“Hope lies in dreams, in imagination and in the courage of those who dare to make dreams into reality.”
– Jonas Salk
True to Our Roots
Adding a cutting-edge research facility to the Salk Institute must enhance Salk science and respect the current campus. Louis Kahn’s original architecture is beautiful, functional and iconic. Preserving that breathtaking vista and historic vision is critically important.
As a result, designing the Center for Science and Technology was a thoughtful and iterative process, creating a structure that would meet the Institute’s scientific vision and fit seamlessly into the existing campus. The new facility will replace a parking lot on the eastern corner of the campus and serve as a new main entry for visitors.
The center will mirror Salk and Kahn’s efforts, using teak, travertine, concrete and other materials found in the original structures. The building will offer an expansive and uninterrupted view of the original Courtyard and complement the overall aesthetic.
Built around a large, central courtyard, the center’s spacious and open structure will provide unique opportunities. The Courtyard will offer a meeting place where scientists can discuss new projects and hold scientific meetings, exhibitions, receptions, concerts and other events. Skylights will provide the natural light so essential to health and creativity.
The design, materials and architecture will replicate Salk’s existing look and feel. In addition, the building will house historical exhibits about the Institute. The center will help advance Salk science into the next century and serve as an innovation hub, welcoming others to support the life-changing work being conducted on Torrey Pines Mesa.
Building a Center for Innovation to Drive New Discoveries
When Jonas Salk and Louis Kahn designed the Salk Institute in the early 1960s, they created a new model for the modern laboratory. There are few barriers between labs, and no departments, eliminating silos that isolate both people and ideas. Laboratories were designed to grow as the science dictated.
The Institute has applied this design ethos to the new building. Located on the east side of campus near Torrey Pines Road, this flexible space will provide much-needed growing room to expand Salk’s research capabilities.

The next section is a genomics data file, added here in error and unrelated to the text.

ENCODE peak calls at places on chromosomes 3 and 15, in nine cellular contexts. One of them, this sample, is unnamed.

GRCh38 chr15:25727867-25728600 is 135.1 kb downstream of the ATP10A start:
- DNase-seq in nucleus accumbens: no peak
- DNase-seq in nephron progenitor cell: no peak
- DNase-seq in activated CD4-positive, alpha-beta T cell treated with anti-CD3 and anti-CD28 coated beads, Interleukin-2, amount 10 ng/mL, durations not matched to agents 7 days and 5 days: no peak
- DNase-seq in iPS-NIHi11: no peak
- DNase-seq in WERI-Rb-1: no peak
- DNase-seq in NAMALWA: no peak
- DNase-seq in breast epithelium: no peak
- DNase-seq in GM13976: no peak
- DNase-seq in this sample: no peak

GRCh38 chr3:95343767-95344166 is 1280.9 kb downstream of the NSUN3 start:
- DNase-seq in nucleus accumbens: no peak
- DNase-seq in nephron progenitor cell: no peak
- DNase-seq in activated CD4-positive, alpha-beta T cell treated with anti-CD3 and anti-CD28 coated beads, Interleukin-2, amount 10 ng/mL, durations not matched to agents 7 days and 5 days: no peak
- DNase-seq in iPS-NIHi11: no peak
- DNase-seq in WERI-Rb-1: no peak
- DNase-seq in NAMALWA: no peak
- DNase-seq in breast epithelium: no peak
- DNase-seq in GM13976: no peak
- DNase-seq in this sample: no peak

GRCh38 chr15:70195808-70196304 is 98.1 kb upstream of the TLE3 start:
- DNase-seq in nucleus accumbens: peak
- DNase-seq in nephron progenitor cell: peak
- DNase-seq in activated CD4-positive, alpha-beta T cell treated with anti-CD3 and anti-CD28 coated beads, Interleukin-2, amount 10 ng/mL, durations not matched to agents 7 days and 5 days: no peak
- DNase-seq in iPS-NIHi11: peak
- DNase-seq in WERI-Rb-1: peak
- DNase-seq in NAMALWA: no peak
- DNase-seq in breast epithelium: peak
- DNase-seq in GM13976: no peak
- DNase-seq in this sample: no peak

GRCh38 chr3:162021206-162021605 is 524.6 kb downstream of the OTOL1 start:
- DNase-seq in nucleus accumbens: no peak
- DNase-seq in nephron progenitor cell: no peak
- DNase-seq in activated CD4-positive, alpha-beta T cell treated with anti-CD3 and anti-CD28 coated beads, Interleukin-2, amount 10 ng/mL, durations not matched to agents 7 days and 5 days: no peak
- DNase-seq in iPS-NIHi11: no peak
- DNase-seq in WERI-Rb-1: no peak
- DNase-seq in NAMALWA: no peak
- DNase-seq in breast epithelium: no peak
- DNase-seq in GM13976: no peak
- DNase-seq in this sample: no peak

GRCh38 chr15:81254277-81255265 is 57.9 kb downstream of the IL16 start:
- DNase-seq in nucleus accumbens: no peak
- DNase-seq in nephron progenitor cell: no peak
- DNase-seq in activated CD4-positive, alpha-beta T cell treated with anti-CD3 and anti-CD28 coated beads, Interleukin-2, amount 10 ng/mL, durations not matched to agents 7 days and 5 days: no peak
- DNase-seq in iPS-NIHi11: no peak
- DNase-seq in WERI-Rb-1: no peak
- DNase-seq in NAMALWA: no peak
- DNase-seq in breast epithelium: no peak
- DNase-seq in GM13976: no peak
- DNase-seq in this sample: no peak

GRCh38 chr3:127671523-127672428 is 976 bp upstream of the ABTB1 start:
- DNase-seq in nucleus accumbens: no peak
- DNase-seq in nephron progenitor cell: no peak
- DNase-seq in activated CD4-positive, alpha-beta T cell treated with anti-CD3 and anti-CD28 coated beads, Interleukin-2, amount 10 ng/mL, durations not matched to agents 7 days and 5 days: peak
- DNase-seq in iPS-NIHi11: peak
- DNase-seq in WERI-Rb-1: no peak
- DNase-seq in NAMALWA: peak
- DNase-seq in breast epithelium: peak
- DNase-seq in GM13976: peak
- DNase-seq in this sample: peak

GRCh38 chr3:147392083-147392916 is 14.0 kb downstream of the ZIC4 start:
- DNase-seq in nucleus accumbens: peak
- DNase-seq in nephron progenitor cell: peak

Like the original buildings, Salk’s newest facility will be built for versatility, allowing labs to reconfigure quickly and inexpensively, moving walls and lab benches as needed. Research spaces will be designed, and redesigned, to meet each lab’s unique needs and change when the science dictates, just as Salk and Kahn envisioned.
It will provide ample opportunities to add faculty from multiple disciplines and expand interactions between biologists, bioengineers, information theorists and others. The ripple effect will be huge, providing more room for existing labs to expand and bringing off-campus capabilities back to Torrey Pines Mesa.
As has been the case for 60 years, donor support is critical to achieve Salk’s scientific goals. The additional lab space will support recruitment, create greater opportunities for collaboration and help augment critical technologies, such as genomics, bioinformatics and many others.
Most importantly, the new building, and the many changes it will help drive around the Salk campus, will create an even more creative and collaborative environment.
“We’re taking what Jonas Salk taught us and building on that,” says Gage. “Uniting cell biologists, immunologists, geneticists and epigeneticists, neurobiologists, information theorists, engineers and others on nimble teams will multiply the Institute’s capacity to help solve some of the world’s most dire problems.”
Support a legacy where cures begin.
- Building a More Resilient WorldThe world is facing an array of health-related crises: COVID-19 and other infectious diseases, climate change, neurodegenerative conditions, cancers and many more. To tackle these daunting challenges, the Institute is embarking on a philanthropic campaign to focus on resilience: the biological adaptability that mitigates the effects of aging, resists disease and restores global wellness.
- Susan Kaech – How T cells rememberSalk Professor Susan Kaech, director of the NOMIS Center for Immunobiology and Microbial Pathogenesis, has made it her mission to gain a better understanding of how T cells form, how they exchange molecular signals with the surrounding tissue, and how we can use this knowledge to prevent or treat infections.
- Carl Procko – Lessons from carnivorous plantsStaff Scientist Carl Procko studies Venus flytraps and their close relatives, Sundew plants, to gain insight into the ultra-fast biochemistry of plants and how they can sense touch. It doesn’t hurt that these bug-eating plants are a great way to get kids—and adults—interested in science.
- Nuttida Rungratsameetaweemana – Drawing from memoriesNuttida Rungratsameetaweemana, a Salk postdoctoral researcher who studies neuroscience, was introduced to the perplexities of the brain at age 14 during a chance encounter in a hospital waiting room.